# Operation Modes in a [Linux] Distribution

IMO, Linux Distributors should seriously think about Role Based Operations for their distributions.

Every linux user is going to be using his copy of the distribution in a different way. But from the distributor’s point of view, it should boil down to:

Desktop Users

Laptop Users

Server Users

Currently, some of the distributions apply this thought only to packages. For example, Ubuntu rolls out a desktop flavor and a server (generic) flavor of its kernel package. I think the distributions need to think broad and realize that NOT One Size Fits All.

Currently, In Debian, the debian installer can detect what kind of hardware you are installing it onto and come up with a base installation proposal. d-i should extend this to configuration modes. For example, if the installation is being done on a laptop, as many as possible services should be configured to start from inetd and not as an ever running daemon.

Here’s an example. I love Deiban. They package the entire set of dictionaries. I love to have a handy copy of all the dictionaries in just a couple of megs. And I don’t have to worry about the dictionaries being outdated. As soon as a new udpate is out, Debian gets it.

Here’s where I see the problem. The dictionary service is something I use in a very limited fashion. Maybe once a day? But still, that once a day usage is important to me.

But this is what my system reports with dictd running:

rrs@champaran:~$cat /tmp/dictd.memstat | grep dict 1392k: PID 9665 (/usr/share/dictd/bouvier.dict.dz) 176k: /usr/sbin/dictd 9665 2340k: /usr/share/dictd/bouvier.dict.dz 9665 132k: /usr/share/dictd/bouvier.index 9665 196k: /usr/share/dictd/vera.dict.dz 9665 128k: /usr/share/dictd/vera.index 9665 292k: /usr/share/dictd/foldoc.index 9665 2148k: /usr/share/dictd/foldoc.dict.dz 9665 1064k: /usr/share/dictd/freedict-eng-hin.dict.dz 9665 420k: /usr/share/dictd/freedict-eng-hin.index 9665 1064k: /usr/share/dictd/freedict-hin-eng.dict.dz 9665 1228k: /usr/share/dictd/freedict-hin-eng.index 9665 13212k: /usr/share/dictd/gcide.dict.dz 9665 3860k: /usr/share/dictd/gcide.index 9665 560k: /usr/share/dictd/jargon.dict.dz 9665 44k: /usr/share/dictd/jargon.index 9665 10508k: /usr/share/dictd/moby-thesaurus.dict.dz 9665 532k: /usr/share/dictd/moby-thesaurus.index 9665 9248k: /usr/share/dictd/wn.dict.dz 9665 3004k: /usr/share/dictd/wn.index 9665 -——- 164444k Wow!!! That’s a good chunk of memory that my dictionary service is using even while I use this service just once a day. And here’s what the output is when I disable my dictd and configure it to run from inetd. rrs@champaran:~$ cat /tmp/inetd.memstat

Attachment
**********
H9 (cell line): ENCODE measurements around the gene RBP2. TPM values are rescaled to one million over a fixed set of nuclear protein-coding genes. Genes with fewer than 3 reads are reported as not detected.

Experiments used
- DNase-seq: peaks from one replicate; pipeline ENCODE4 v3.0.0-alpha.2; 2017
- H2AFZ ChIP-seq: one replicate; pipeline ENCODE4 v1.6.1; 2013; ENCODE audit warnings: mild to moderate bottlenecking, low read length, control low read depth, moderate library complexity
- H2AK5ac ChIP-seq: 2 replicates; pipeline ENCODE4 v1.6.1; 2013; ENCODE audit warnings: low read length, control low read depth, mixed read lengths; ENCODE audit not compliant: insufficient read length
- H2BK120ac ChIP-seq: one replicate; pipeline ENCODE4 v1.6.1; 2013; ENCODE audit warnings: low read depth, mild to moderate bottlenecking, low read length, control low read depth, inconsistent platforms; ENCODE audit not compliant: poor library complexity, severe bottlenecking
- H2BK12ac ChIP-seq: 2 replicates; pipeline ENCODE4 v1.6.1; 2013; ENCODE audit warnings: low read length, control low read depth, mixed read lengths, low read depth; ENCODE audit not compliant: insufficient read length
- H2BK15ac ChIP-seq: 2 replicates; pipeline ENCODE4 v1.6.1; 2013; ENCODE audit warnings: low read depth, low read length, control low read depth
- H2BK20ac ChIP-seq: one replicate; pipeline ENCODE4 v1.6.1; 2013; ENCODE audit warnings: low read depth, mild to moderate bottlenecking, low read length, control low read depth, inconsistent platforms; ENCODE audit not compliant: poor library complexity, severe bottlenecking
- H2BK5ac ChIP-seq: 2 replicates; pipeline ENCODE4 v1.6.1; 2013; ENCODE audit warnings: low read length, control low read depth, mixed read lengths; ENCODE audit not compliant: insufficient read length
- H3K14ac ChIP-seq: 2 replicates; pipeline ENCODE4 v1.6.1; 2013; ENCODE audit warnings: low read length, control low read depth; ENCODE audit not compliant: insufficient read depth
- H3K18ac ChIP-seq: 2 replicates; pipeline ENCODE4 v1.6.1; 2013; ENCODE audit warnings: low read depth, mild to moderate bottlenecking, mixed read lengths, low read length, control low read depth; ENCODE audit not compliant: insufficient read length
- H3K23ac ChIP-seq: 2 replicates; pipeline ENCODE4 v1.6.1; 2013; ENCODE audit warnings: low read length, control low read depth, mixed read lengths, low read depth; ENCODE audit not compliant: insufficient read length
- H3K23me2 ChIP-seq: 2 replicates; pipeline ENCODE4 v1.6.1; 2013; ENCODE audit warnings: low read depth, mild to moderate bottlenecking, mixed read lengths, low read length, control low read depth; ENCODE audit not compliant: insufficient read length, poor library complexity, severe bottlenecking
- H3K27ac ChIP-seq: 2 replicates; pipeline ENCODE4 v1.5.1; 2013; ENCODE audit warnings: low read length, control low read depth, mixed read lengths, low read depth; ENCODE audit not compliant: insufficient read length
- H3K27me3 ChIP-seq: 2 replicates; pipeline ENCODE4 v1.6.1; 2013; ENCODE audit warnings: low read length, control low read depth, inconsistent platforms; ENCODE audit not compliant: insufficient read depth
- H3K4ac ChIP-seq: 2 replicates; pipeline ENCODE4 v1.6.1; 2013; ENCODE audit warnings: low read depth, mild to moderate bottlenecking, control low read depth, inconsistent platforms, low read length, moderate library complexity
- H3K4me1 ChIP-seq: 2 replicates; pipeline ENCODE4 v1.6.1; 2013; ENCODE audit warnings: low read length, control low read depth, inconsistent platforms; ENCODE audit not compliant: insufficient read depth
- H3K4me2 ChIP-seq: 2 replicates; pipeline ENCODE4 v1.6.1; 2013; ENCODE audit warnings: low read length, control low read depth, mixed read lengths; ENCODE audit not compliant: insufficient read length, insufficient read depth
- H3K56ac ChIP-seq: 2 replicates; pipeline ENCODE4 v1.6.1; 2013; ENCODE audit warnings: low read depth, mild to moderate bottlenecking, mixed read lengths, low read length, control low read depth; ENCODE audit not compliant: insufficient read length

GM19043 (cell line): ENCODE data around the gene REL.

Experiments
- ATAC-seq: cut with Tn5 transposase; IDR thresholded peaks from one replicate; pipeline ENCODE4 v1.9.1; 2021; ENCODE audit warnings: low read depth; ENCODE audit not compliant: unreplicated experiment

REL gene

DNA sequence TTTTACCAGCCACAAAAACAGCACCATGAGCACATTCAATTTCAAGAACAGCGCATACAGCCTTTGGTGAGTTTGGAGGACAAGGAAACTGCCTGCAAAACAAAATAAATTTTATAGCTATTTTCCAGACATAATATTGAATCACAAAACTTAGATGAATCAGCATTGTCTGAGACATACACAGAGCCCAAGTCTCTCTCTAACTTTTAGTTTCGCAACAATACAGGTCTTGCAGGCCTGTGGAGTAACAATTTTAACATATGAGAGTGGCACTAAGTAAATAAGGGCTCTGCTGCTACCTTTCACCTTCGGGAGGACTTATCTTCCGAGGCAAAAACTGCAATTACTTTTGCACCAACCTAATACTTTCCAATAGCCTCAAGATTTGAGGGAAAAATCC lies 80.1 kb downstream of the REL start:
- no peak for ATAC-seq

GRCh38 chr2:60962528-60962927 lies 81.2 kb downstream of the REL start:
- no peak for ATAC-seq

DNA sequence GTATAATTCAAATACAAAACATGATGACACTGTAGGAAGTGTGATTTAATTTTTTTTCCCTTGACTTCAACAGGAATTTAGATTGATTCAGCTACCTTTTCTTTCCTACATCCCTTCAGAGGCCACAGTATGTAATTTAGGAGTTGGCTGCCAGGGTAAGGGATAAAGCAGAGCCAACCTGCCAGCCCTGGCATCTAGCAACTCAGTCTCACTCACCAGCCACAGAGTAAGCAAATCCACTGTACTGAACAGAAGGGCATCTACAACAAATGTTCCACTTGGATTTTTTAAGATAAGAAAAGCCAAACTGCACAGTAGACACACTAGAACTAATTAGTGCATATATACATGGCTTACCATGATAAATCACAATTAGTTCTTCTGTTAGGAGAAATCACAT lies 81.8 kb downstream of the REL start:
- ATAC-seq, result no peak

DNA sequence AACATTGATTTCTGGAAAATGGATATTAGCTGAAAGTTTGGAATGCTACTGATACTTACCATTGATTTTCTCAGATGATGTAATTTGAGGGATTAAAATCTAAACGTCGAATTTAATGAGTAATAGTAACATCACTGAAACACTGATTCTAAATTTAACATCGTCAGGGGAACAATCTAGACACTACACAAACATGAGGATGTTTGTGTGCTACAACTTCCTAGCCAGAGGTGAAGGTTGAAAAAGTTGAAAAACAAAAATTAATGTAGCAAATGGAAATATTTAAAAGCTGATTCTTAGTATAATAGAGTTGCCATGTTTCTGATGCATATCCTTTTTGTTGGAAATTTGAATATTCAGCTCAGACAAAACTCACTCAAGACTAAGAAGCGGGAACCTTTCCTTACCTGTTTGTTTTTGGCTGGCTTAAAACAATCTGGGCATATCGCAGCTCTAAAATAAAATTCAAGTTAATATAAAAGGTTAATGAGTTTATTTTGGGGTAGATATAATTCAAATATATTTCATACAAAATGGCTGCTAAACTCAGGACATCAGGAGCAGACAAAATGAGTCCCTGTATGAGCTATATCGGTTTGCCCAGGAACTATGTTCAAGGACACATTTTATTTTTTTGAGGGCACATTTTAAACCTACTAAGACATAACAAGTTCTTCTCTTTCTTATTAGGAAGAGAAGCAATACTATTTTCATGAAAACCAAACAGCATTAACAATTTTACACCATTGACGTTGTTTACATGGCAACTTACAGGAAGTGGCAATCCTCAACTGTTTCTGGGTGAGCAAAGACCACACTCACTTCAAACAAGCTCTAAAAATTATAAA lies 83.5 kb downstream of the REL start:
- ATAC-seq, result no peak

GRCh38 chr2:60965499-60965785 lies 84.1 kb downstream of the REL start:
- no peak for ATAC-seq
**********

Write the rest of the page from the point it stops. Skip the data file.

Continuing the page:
-——-
109920k

So that brings us to a saving of (164444KiB - 109920KiB) 54524KiB, roughly around 50 MiB of RAM. Sweet.

Point to note is that this is just one service. There can be many more like this. Potential candidate that I can think of right now, from the ones that are installed on my box, are CUPS, Mailserver et cetera.

IMO, it is not just Code Optimization that helps. Some thoughts like these can also help us in many ways.

A lot of people talk about power savings, just think, how much battery power can be conserved with these services were running through inet than always running.